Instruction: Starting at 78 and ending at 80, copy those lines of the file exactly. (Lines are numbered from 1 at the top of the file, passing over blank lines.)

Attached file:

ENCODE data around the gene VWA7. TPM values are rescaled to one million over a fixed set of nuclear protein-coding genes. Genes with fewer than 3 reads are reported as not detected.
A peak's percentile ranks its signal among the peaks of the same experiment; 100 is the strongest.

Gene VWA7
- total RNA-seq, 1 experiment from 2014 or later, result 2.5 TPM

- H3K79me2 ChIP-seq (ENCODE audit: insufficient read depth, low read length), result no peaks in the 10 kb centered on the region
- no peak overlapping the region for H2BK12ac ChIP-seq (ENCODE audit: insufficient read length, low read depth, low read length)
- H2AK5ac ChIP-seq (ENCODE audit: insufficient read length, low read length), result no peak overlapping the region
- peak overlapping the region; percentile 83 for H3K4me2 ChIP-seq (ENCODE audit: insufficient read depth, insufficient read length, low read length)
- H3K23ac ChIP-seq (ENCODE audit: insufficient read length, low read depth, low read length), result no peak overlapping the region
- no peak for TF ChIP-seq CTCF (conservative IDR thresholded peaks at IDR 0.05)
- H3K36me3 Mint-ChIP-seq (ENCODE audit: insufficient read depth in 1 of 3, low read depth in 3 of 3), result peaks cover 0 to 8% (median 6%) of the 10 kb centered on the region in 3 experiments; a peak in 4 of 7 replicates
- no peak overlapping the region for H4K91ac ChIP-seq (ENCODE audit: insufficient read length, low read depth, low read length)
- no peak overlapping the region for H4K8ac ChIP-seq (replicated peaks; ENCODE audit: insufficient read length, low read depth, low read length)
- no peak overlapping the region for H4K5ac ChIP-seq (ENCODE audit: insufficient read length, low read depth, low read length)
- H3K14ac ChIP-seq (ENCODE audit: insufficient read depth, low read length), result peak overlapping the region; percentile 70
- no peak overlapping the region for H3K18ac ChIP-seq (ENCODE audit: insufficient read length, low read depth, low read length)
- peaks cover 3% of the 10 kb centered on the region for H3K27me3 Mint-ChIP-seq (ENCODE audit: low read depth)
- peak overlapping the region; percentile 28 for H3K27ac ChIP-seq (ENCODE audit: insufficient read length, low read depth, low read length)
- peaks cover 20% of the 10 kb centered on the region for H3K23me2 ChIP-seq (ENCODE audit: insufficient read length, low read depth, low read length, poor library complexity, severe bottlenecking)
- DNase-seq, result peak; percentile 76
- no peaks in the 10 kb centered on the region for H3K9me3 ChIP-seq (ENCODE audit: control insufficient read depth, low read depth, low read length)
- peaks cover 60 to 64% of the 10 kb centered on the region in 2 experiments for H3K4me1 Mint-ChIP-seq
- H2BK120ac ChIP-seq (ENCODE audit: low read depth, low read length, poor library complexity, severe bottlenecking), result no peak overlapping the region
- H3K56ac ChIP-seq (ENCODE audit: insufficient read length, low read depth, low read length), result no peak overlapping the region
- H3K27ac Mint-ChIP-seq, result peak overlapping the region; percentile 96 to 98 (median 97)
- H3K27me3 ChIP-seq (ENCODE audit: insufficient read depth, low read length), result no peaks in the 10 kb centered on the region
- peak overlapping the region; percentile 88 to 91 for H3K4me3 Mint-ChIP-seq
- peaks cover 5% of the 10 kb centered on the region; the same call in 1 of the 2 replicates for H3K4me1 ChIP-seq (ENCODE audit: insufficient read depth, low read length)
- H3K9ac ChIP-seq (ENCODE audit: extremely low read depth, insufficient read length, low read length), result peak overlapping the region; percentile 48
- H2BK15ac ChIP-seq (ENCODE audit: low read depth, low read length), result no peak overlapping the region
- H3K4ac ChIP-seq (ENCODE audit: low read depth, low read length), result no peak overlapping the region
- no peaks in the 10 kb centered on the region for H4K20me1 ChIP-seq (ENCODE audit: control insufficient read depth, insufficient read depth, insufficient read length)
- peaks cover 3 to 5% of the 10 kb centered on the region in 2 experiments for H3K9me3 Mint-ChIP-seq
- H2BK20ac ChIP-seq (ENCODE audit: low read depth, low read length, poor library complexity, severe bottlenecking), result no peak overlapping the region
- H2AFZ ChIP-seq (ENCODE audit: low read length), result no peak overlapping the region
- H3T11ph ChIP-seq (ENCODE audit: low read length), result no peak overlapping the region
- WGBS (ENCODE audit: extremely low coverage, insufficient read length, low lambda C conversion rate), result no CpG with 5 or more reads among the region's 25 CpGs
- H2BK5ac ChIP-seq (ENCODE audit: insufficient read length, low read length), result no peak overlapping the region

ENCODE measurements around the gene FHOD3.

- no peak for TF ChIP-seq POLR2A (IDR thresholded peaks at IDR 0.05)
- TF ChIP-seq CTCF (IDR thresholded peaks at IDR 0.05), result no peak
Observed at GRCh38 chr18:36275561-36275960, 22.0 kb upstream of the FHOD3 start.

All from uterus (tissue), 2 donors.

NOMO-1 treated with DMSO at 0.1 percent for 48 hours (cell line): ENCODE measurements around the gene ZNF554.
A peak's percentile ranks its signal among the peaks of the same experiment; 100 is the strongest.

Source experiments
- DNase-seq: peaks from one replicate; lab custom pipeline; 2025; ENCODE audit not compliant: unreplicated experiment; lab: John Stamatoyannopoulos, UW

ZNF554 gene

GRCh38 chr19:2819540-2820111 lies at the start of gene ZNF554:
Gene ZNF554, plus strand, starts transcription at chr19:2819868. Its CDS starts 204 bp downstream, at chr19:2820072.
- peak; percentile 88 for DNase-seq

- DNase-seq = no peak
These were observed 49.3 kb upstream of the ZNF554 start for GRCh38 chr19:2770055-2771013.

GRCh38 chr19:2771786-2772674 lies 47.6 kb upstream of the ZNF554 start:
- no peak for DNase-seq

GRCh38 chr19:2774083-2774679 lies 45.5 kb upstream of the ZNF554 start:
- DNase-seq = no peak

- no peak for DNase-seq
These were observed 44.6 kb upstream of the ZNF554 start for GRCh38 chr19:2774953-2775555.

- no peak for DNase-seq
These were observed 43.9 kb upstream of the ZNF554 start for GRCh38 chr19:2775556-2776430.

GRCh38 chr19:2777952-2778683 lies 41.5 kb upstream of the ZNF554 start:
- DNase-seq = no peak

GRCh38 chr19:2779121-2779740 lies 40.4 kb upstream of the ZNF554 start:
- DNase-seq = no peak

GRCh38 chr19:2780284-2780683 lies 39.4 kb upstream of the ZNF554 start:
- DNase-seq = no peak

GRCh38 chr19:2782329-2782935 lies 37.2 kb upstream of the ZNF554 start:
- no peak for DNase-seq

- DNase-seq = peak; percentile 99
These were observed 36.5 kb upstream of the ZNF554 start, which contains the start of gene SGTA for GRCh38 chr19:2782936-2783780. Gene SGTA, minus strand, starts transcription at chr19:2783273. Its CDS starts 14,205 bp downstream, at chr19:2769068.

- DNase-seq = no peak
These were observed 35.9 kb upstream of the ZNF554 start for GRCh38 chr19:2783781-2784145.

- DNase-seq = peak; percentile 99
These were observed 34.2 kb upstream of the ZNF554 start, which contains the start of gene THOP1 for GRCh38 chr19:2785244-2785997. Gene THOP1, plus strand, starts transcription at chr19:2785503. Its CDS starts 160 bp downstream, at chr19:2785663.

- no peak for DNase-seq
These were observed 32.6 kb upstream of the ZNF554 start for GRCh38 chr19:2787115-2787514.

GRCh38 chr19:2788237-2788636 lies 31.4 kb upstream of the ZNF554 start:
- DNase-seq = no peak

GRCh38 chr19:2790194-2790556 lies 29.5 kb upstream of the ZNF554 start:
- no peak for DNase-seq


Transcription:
GRCh38 chr19:2788237-2788636 lies 31.4 kb upstream of the ZNF554 start:
- DNase-seq = no peak

GRCh38 chr19:2790194-2790556 lies 29.5 kb upstream of the ZNF554 start: